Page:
Apparently, Zimbabwean challenges are caused by Christians, more than by the corrupt politicians. The Christian community supposes that God hates sinners. But God loves sinners, desiring that they live longer, hoping that they might turn away from their sins:
Ezekiel 18:23 “Have I any pleasure in the death of the wicked, declares the Lord God, and not rather that he should turn from his way and live?” (ESV)
The next verse is frightening, as most Christians are not aware of it, supposing God hates sinners?: Verse 24:
“But when a righteous person turns away from his righteousness and does injustice and does the same abominations that the wicked person does, shall he live? None of the righteous deeds that he has done shall be remembered; for the treachery of which he is guilty and the sin he has committed, for them he shall die.” (ESV) (Emphasis mine)
This agrees with what Jesus said:
Matthew 12:31. “Therefore I tell you, every sin and blasphemy will be forgiven people, but the blasphemy against the Spirit will not be forgiven. And whoever speaks a word against the Son of Man will be forgiven, but whoever speaks against the Holy Spirit will not be forgiven, either in this age or in the age to come” (ESV)
Let us now put everything into perspective. What did Jesus mean by blasphemy against the Spirit? From verse 9 of the same chapter we notice that the Pharisees had accused Jesus for healing on Sabbath day. It is unfair to condemn the seemingly hardheartedness of the Pharisees who were faithful law-keepers. They sought to please God, walking according to His statutes; one of which was to stone a man violating the Sabbath law (Numbers 15:32-36).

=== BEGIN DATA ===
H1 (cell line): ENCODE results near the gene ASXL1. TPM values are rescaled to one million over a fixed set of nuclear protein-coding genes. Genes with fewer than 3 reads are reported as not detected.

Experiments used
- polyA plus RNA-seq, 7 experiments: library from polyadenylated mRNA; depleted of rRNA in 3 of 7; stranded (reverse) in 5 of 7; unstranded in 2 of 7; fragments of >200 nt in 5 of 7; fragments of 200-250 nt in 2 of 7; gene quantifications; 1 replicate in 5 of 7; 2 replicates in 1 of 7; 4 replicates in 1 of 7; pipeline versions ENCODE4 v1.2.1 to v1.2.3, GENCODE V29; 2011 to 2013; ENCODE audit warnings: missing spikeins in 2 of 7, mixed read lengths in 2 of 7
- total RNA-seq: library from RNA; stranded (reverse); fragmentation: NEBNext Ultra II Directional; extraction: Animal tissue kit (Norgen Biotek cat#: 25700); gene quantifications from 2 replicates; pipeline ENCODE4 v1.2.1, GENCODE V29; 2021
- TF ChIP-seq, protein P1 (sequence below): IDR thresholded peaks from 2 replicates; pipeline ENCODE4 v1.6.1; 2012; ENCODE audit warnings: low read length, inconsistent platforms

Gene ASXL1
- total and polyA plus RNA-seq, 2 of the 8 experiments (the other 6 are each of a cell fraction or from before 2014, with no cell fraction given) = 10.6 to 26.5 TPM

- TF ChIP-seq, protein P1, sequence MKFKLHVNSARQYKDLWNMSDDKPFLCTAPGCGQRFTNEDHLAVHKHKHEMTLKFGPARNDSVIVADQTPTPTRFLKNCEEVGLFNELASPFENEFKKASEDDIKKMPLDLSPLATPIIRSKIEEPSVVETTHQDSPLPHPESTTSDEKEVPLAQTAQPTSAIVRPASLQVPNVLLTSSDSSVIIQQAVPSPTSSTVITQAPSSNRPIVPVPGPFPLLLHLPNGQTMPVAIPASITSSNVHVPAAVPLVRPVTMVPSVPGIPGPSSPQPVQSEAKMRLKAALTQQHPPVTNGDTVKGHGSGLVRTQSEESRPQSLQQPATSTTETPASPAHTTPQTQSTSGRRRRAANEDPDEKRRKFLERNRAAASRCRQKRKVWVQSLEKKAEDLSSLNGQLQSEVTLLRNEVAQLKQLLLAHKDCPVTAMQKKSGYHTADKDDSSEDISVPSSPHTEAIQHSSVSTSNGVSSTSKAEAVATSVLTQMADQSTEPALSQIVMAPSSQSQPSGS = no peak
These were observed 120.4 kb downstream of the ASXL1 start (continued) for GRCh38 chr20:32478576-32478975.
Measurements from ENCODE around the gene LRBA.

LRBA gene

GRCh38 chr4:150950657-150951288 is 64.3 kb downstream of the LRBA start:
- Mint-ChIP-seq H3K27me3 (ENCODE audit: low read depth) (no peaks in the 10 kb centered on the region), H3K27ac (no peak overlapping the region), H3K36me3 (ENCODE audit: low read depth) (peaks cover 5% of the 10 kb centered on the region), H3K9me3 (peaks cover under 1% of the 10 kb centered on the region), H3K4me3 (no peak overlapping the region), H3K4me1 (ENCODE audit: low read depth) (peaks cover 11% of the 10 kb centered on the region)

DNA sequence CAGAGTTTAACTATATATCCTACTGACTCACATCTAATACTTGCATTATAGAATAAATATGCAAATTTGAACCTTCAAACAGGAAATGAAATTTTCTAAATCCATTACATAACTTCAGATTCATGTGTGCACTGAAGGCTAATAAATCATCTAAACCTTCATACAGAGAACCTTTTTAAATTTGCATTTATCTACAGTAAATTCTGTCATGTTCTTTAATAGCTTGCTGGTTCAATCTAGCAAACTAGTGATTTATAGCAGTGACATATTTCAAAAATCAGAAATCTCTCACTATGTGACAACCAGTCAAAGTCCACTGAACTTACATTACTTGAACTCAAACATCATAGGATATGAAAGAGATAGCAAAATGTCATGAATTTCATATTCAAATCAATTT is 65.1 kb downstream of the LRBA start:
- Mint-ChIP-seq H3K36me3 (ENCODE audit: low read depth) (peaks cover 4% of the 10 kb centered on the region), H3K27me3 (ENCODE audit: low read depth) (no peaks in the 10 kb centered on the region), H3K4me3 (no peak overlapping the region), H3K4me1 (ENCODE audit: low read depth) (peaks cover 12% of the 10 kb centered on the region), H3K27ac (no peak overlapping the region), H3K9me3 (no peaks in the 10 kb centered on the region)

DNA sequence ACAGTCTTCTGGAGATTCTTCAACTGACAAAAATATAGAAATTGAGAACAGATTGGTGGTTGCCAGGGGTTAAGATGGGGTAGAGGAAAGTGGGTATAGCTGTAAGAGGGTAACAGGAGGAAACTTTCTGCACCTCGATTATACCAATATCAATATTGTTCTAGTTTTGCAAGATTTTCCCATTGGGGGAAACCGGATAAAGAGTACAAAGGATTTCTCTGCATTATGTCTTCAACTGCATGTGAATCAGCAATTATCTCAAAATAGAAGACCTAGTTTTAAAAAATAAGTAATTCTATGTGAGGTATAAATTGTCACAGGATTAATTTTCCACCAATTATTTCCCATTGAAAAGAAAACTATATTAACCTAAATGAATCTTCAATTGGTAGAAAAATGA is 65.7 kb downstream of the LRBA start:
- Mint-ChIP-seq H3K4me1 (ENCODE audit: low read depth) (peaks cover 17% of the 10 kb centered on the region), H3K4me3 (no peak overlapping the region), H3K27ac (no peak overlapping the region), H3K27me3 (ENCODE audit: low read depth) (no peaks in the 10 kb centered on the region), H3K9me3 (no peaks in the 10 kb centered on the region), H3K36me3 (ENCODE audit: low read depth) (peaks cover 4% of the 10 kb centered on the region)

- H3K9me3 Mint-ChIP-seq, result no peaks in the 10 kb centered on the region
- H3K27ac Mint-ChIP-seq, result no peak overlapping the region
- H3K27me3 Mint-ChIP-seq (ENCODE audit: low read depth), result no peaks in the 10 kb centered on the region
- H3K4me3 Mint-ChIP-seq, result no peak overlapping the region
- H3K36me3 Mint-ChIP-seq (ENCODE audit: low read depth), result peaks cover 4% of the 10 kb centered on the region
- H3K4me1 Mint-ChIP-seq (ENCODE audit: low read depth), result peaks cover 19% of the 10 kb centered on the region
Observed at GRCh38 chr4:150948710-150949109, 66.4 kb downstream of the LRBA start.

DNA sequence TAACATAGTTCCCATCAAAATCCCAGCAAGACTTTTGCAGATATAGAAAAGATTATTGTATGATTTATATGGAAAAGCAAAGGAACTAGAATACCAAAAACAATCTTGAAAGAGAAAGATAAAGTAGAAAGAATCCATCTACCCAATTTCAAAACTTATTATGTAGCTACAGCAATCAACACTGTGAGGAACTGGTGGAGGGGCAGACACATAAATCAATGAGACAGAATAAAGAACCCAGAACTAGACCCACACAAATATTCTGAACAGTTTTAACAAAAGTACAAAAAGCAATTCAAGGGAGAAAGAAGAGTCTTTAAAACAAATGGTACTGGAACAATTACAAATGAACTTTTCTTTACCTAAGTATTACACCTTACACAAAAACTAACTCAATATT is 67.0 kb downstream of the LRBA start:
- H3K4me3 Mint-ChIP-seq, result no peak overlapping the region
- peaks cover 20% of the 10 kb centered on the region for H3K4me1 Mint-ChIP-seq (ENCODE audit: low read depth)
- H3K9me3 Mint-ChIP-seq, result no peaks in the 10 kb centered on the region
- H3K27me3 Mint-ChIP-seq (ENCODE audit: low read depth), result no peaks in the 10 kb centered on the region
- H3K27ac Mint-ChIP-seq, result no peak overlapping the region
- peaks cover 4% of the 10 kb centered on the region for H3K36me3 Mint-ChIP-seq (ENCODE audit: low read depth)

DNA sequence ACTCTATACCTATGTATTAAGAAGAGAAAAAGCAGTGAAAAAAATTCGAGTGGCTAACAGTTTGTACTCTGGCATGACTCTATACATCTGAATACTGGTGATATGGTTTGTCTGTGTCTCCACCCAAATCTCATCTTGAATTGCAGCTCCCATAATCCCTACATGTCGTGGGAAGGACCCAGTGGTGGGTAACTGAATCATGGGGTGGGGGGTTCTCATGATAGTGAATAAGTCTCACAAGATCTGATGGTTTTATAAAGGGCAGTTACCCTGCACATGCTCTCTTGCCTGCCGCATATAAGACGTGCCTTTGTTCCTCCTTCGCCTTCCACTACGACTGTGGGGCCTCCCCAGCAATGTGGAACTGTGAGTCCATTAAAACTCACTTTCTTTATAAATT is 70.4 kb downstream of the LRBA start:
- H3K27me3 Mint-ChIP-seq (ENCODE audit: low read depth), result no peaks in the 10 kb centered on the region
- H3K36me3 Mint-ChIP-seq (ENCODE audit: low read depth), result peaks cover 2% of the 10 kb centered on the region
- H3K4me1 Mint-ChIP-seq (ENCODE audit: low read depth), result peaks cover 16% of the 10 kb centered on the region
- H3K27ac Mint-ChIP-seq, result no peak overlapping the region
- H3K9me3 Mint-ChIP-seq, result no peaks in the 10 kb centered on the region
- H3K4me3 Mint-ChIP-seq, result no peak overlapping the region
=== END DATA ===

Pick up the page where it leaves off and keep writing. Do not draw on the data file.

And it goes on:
However, the demands of the New Testament are interesting when looking at what Jesus said in Matthew 7:1-2:
“Judge not, that you be not judged. For with the judgment you pronounce you will be judged, and with the measure you use it will be measured to you.”
Let us first consider the circumstances leading to Jesus’ warning against those blasphemers. Those Pharisees were using the Law to condemn Him for breaking the Sabbath law. They stood in the position of God, condemning their fellow (Jesus) who had violated the law by healing on the Sabbath. Bear in mind that Jesus took our curse upon Himself, redeeming us from our transgressions, both Jews and Gentiles alike:
Galatians 3:10 “For all who rely on works of the law are under a curse; for it is written, ‘Cursed be everyone who does not abide by all things written in the book of the Law, and do them,” vs. 13 “Christ redeemed us from the curse of the law by becoming a curse for us—for it is written, ‘Cursed is everyone who is hanged on a tree’ (ESV).
But how were those Pharisees in danger of blaspheming against the Spirit? The Pharisees stood in God’s position, when condemning Jesus for breaking the Sabbath, yet only God is qualified to pass fair judgement. Jesus demonstrated the fairest principle of justice by dying on our behalf.
In Ezekiel 18:24 we saw how God treats those practicing injustice:
“But when a righteous person turns away from his righteousness and does injustice and does the same abominations that the wicked person does, shall he live?”